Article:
We recently represented a client who was injured on an inner tube that was being pulled by a motor boat. The operator of the boat pulled him in a negligent fashion and did not pay attention to the amount of slack on the line. Our client’s tube was basically forced up 5-7 feet in the air and came down on a wave. From the awkward impact with the wave, our client suffered a torn rotator cuff that required surgery and extended physical therapy. Our client was a very nice gentleman in his late 60’s. He was semi-retired and had not planned on an event like this one forcing him to undergo invasive and painful medical treatment. The boat operator’s insurer paid to settle the case.
This case is worth talking about because boating injury claims/lawsuits are not commonly filed. And, when they are, they can be complicated. Injuries that happen on a body of water present a lot of interesting legal questions. When lawyers talk about water injuries, they often reference “admiralty” or “maritime” law. But whether admiralty/maritime law applies to a water injury depends on a number of factors. One major issue is whether the body of water that flows between multiple states (i.e., the Mississippi river) or is confined to one state (i.e., the Lake of the Ozarks).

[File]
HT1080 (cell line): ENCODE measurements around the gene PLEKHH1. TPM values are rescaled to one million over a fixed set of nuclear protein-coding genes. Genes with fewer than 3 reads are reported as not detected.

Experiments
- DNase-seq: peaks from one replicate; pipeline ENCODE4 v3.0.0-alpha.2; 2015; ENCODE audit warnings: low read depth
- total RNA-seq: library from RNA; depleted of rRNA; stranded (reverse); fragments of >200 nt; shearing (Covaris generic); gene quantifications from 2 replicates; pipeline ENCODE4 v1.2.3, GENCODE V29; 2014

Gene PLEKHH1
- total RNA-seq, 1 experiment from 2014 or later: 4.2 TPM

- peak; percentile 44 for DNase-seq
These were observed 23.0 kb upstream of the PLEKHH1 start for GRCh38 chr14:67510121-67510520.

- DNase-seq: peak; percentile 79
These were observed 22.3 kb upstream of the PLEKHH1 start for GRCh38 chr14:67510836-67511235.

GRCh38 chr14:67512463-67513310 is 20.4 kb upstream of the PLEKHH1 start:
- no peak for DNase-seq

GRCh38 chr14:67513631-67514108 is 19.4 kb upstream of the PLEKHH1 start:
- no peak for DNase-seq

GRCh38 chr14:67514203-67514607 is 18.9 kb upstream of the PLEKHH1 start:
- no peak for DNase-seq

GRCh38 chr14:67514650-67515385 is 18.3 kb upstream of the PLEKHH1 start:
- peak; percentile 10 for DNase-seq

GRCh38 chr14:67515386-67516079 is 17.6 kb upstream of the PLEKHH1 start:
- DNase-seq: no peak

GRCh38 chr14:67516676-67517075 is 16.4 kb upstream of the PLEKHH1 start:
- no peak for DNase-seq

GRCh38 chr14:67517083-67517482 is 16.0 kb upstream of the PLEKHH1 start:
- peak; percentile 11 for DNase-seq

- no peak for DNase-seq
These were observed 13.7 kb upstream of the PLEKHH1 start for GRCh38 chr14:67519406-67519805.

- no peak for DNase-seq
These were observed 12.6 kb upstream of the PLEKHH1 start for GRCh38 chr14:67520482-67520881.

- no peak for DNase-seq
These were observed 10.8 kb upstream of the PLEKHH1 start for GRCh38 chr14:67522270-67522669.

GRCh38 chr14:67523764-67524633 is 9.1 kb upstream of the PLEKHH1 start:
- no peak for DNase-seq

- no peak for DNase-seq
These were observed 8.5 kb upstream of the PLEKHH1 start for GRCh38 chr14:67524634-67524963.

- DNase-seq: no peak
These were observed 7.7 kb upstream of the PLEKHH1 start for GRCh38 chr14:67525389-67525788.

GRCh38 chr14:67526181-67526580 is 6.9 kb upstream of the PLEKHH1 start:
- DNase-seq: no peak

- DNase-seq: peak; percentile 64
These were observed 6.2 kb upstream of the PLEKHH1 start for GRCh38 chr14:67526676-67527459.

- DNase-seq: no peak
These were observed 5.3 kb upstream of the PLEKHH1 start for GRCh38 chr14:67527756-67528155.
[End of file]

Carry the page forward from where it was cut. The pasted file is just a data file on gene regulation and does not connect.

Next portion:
The answer to this question and others can determine the applicability of admiralty/maritime and can influence where is the appropriate place to file the case. Boating injuries – whether to a driver, occupant, pedestrian/swimmer, or someone being pulled by a boat on an inner tube or water ski – can be very serious. And we have the experience to handle these cases.